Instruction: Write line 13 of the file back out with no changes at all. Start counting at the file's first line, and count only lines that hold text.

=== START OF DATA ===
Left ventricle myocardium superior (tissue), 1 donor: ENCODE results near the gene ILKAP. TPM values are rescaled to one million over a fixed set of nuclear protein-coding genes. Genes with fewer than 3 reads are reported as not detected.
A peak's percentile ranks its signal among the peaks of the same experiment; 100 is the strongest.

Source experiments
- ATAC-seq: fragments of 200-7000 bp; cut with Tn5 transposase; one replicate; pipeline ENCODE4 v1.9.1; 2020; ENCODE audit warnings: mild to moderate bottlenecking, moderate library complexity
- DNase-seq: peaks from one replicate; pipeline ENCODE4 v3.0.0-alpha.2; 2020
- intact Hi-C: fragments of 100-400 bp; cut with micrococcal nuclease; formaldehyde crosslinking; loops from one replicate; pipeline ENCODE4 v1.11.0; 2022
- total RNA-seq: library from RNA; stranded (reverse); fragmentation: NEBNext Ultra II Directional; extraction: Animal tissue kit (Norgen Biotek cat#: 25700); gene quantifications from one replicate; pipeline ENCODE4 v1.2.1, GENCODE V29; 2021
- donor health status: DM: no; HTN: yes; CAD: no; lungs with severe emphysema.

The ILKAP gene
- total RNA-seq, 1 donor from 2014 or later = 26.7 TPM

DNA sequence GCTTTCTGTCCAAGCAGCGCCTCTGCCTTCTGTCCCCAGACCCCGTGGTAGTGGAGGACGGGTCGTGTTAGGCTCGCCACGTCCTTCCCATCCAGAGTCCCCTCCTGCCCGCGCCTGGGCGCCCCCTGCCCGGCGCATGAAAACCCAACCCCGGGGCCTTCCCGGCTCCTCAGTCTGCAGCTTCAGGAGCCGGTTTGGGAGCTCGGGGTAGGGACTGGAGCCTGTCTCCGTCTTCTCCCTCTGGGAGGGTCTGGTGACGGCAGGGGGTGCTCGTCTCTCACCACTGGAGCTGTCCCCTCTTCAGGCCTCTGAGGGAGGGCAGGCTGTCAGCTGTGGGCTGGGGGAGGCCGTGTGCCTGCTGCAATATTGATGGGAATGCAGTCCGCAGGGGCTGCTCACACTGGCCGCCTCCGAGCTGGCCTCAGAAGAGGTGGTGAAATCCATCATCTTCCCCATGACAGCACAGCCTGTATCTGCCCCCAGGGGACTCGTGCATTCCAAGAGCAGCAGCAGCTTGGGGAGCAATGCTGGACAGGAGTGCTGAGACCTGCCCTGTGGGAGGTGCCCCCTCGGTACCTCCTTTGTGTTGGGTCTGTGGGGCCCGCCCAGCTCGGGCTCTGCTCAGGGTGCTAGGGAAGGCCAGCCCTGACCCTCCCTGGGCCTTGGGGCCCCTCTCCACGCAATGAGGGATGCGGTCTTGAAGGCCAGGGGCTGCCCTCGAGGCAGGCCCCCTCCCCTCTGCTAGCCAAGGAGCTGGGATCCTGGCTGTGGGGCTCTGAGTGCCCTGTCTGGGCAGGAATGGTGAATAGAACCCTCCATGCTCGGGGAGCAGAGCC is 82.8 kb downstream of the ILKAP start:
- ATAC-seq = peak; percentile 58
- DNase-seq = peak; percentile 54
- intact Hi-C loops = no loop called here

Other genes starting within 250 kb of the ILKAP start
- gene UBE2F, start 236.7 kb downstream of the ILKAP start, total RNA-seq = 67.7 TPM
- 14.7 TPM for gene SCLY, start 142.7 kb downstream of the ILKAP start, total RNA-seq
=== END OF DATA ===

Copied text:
- DNase-seq = peak; percentile 54